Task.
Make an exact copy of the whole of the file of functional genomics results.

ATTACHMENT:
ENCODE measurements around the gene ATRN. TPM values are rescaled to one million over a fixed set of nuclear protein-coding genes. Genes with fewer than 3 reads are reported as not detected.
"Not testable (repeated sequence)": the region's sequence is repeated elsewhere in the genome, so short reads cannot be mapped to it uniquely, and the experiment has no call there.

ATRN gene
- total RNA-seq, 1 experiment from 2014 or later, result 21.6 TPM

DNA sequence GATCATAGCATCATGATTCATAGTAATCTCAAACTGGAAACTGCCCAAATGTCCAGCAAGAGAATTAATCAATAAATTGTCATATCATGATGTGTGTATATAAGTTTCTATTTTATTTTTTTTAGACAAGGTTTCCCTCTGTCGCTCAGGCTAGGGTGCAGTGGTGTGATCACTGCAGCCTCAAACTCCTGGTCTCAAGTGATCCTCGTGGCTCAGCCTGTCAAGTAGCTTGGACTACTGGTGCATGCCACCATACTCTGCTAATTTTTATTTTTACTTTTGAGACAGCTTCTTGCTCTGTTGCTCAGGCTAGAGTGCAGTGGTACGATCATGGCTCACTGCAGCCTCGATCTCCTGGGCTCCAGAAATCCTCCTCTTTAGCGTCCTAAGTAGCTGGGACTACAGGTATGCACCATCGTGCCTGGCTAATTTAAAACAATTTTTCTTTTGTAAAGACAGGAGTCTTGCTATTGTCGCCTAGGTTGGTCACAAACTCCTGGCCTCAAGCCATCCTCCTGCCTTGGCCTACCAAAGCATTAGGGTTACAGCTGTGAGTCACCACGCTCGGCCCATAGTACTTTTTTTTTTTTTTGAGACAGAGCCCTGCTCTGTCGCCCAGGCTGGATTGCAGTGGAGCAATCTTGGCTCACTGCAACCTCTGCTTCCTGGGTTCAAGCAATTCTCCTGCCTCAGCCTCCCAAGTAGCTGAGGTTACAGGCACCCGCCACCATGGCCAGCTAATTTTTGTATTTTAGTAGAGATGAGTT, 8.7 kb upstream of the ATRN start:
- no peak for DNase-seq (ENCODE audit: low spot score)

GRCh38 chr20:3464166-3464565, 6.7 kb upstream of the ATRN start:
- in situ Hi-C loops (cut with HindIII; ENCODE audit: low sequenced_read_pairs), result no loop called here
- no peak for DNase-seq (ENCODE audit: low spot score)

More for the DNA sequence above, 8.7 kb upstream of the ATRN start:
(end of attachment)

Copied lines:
ENCODE measurements around the gene ATRN. TPM values are rescaled to one million over a fixed set of nuclear protein-coding genes. Genes with fewer than 3 reads are reported as not detected.
"Not testable (repeated sequence)": the region's sequence is repeated elsewhere in the genome, so short reads cannot be mapped to it uniquely, and the experiment has no call there.

ATRN gene
- total RNA-seq, 1 experiment from 2014 or later, result 21.6 TPM

DNA sequence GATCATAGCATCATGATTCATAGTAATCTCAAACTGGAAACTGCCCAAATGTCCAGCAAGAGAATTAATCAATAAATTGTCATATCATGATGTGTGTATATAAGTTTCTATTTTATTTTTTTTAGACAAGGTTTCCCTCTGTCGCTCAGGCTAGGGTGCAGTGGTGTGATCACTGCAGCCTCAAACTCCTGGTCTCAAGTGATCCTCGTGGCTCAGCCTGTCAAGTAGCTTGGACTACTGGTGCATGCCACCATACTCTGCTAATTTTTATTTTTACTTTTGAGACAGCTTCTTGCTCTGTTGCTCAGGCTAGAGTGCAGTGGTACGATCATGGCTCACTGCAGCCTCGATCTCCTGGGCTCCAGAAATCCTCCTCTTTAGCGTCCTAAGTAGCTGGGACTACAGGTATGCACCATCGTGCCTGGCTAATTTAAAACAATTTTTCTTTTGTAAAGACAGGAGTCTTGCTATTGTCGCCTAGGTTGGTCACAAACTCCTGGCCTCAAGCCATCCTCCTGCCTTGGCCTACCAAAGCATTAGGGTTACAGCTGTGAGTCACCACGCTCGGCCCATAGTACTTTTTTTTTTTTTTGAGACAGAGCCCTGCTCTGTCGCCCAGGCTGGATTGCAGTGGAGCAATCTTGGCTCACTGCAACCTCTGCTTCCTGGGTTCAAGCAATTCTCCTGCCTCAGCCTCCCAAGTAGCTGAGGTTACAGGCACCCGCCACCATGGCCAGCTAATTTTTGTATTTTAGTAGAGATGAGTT, 8.7 kb upstream of the ATRN start:
- no peak for DNase-seq (ENCODE audit: low spot score)

GRCh38 chr20:3464166-3464565, 6.7 kb upstream of the ATRN start:
- in situ Hi-C loops (cut with HindIII; ENCODE audit: low sequenced_read_pairs), result no loop called here
- no peak for DNase-seq (ENCODE audit: low spot score)

More for the DNA sequence above, 8.7 kb upstream of the ATRN start: